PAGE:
Tuesday, June 15, 2010

Clare hurling- from bust to boom?

Apologies for firstly focusing on the vanquished in the recent Munster semi-final. But it's apt to reflect on the dramatic turnaround in the 'happiness index' on the Clare hurling scene. Suddenly the young cohort of players are all the rage and more than one hurling journalist has even name checked the reservoir of other up and comers bubbling under. ( Pat O' Connor and Kevin Moynihan would have perhaps have preferred to prove themselves at U-21 level before being name checked. ) Of course there isn't any smoke without fire and a second viewing of proceedings in Thurles showed a decent game and ipso facto much hope for Clare. Donal Tuohy has been blooded in goal and not before time. His club mate Cian Dillon also had a decent bow, but a more mobile full forward will be a different test. To Dillon's left even the most optimistic Clare fans couldn't have hoped that Conor Cooney would have looked so to the manor born as a championship corner back, despite getting no favours from referee Brian Gavin. Nicky O'Connell too showed promise in that many Clare fans would have seen him as a square peg in a round hole at midfield rather than wing back. Sean Collins cut quite a dash in the opening period albeit his manager did him no favours by letting him battle away under puck outs with Declan Prendergast in the second half. John Conlon predictably went to war against Brick Walsh and mostly partly faltered as there wasn't really any cavalry from the bench to bolster him in the second half. And as for Darach Honan: Well like a few other Clare forwards of recent years he has fallen foul to a strain of opinion in the county that prefers to focus on what a player can't do. But even the most gloomy prognosticators about the Clonlara man's future must perhaps recognise that even if he struggles against top quality corner backs, he is likely to garner say 1-2 from winning 30% of possession.

But the qualifiers are still likely to posit many teething troubles to test supporters patience. This blogger has previously praised An Moltoir's terrific forensic analysis on anfearrua re championship matches. But one flaw in his point system may be that , taken in isolation, they don't take account of mistakes. This came to mind when examining Diarmuid McMahon's performance. McMahon, like a few other of his generation has perhaps been a little unappreciated by his own, and he typically did a stand up job in extremis on Monday week last. But his display was of the curates egg variety in that three points came directly from mistakes by the Kilmaley man. With James McInerney injured there's a convincing argument that McMahon is the best centre back available. But it was a conservative selection at odds with Ger O' Loughlin's other preferences. Plus there is a cogent argument that McMahon's physical presence would be more beneficial to the team taking some of the stone breaking pressure off John Conlon in the half forward line. Can a half forward line include two players who are not a threat to garner primary possession from puck outs as Clare were constituted against Waterford. Where An Moltoir was spot on though was in pointing to Waterford's dominance at midfield. This central sector has become a running sore for the Banner since the decline of Brian O' Connell's form and the retirement of Colin Lynch and in the relief after the promising display the issue has been glossed over for the moment.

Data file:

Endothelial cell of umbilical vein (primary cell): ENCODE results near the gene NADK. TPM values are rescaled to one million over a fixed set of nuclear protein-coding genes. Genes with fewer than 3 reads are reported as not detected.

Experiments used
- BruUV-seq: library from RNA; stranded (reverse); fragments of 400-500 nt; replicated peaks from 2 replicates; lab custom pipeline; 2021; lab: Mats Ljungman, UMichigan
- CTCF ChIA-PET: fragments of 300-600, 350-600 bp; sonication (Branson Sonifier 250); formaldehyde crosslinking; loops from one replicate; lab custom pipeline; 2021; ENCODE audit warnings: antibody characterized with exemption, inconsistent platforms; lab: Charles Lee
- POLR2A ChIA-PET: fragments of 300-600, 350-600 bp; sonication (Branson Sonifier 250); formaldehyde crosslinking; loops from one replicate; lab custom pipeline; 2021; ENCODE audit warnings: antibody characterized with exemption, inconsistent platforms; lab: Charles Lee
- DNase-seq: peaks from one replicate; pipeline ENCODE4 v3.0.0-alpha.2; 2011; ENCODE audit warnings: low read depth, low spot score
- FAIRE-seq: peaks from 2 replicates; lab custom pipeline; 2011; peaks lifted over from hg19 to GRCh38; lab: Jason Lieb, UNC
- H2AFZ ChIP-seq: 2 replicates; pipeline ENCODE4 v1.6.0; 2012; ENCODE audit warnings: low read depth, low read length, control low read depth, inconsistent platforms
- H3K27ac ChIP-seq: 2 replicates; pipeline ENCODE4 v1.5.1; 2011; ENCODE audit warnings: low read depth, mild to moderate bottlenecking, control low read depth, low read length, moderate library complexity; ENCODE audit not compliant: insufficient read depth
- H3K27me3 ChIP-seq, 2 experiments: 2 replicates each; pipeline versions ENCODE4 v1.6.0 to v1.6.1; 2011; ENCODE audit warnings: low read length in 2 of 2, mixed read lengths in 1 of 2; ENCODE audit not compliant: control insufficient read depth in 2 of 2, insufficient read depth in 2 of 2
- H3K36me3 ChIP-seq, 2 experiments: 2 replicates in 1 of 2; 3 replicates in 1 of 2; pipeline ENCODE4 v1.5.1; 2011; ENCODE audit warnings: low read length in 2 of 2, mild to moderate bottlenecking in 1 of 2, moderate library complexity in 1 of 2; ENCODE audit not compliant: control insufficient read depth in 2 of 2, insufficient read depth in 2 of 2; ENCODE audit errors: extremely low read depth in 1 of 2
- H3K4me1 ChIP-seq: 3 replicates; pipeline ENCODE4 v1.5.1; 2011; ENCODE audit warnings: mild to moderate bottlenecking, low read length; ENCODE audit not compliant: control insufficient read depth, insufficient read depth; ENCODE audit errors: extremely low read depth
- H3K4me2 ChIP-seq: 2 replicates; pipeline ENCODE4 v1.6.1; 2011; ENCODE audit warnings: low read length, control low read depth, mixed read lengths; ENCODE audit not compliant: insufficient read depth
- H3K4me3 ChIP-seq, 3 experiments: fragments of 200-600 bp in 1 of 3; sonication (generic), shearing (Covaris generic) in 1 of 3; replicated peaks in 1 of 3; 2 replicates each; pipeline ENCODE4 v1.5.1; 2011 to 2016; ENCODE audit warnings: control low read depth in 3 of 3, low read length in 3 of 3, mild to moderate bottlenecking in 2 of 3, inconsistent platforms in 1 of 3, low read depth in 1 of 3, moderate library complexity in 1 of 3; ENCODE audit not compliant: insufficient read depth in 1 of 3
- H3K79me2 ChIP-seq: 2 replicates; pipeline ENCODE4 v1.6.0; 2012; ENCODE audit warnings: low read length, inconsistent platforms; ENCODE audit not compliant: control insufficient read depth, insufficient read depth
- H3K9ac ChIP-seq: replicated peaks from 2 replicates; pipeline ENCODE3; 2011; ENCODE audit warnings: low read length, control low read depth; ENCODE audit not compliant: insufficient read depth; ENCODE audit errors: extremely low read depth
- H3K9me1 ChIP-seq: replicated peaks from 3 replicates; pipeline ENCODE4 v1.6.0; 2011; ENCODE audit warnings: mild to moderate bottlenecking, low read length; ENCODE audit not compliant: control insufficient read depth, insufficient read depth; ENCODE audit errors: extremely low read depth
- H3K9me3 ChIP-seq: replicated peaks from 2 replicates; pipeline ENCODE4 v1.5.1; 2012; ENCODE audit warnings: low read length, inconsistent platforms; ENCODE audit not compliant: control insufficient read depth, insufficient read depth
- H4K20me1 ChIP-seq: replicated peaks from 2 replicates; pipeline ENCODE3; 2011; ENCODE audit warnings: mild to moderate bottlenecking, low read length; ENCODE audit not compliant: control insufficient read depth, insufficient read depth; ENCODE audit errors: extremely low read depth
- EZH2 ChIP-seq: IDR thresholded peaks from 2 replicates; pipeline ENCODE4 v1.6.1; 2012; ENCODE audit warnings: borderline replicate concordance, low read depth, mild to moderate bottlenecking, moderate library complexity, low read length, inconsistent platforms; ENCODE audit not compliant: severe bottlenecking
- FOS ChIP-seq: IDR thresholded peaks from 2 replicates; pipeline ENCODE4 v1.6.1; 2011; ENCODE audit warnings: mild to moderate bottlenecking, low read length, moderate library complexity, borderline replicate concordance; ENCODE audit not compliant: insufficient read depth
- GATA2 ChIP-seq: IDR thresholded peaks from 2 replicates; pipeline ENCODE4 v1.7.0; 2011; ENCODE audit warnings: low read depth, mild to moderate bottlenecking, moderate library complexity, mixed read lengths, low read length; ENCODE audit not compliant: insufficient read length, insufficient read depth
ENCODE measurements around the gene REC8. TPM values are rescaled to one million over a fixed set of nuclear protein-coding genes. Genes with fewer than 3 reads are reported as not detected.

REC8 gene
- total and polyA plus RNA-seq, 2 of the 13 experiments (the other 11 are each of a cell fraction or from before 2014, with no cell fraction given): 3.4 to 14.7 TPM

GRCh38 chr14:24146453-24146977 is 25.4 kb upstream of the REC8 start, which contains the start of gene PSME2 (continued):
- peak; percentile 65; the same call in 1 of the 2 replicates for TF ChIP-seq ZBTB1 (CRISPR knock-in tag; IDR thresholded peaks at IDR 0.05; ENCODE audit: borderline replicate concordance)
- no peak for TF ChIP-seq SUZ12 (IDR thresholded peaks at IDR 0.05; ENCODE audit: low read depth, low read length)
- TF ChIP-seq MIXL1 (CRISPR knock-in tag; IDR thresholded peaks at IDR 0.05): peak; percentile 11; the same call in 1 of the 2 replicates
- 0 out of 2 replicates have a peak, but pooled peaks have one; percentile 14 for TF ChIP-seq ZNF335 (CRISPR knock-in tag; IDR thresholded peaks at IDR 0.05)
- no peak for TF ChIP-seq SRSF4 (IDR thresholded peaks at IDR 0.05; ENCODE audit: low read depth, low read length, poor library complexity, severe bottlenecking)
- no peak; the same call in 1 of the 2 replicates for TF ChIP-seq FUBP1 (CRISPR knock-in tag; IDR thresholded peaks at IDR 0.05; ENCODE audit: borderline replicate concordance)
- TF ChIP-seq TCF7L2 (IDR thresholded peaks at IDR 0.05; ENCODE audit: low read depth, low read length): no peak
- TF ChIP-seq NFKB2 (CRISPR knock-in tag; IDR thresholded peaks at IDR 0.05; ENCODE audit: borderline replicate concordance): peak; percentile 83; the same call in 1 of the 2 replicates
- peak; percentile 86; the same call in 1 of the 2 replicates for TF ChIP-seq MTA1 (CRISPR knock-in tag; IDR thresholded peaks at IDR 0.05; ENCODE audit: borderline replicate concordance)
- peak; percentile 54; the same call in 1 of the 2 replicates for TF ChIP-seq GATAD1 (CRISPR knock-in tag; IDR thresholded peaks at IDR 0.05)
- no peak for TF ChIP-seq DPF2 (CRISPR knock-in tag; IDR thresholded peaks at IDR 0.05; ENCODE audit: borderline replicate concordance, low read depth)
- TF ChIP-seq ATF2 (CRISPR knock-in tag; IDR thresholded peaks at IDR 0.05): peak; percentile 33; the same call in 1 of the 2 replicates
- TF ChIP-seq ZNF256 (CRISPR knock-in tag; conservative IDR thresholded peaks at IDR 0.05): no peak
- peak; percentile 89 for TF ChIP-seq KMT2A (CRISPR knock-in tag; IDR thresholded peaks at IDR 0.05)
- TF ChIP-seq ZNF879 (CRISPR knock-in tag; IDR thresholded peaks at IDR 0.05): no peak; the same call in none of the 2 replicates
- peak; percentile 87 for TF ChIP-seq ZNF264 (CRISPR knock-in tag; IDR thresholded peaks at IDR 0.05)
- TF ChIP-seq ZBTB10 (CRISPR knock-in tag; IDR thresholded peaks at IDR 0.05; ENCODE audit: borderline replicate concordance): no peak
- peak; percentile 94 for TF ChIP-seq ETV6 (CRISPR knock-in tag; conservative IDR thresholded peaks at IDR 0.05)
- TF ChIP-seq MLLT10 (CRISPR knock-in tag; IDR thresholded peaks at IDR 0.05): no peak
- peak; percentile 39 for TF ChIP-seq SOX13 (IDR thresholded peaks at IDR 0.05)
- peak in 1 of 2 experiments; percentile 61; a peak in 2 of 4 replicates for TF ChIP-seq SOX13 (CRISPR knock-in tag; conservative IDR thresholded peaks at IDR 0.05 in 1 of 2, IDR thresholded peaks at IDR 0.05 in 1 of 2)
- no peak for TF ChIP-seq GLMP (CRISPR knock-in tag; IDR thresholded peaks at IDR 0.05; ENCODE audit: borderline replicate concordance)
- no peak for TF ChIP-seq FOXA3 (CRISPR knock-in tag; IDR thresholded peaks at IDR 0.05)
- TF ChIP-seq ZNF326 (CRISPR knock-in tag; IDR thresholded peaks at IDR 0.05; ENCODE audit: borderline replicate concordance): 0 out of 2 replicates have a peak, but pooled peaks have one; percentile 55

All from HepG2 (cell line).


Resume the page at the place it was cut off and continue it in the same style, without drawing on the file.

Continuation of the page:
Shane O' Sullivan and Richie Foley were the midfield combination that ruled the roost and the tireless display of the latter was especially encouraging . However some of that superiority was aerial based on the wind dropping half of the day's puck outs on that sector. A dry airless day at Semple against Tom Kenny and Cathal Naughton would be an altogether different test. The composition of the Waterford team in the Munster final ( AGAINST CORK ) will be crucial, and not just in regard to who fills the revolving door at full back. This observer isn't a fan of the way the Waterford forward line often resemble 'sheep in a heap' with players often congregating in the central areas confusing themselves as much as the opposition. Waterford would perhaps be best served with John Mullane and A.N Other keeping chalk on their boots, as much because the De La Salle star couldn't in any way be double teamed. Granted this policy would be easier if Thomas Ryan hadn't recently suffered a serious injury or if Eoin McGrath regained the form of three or four years ago. What was most apparent in the semi final, bar the excellence of Tony Browne and Noel Connors at very differing stages of their careers, was the depth of their bench. The Prendergasts especially and the McGraths to a lesser extent contributed when they came on. The bench also has Aidan Kearney and several promising members of last years U--21 team to call upon. Unlike a few years ago one imagines that training matches in Waterford are intensely competitive with the reserves giving the anointed ones their fill of it. Whether they have a xv to win a Munster final or get to an All-Ireland is a different matter.

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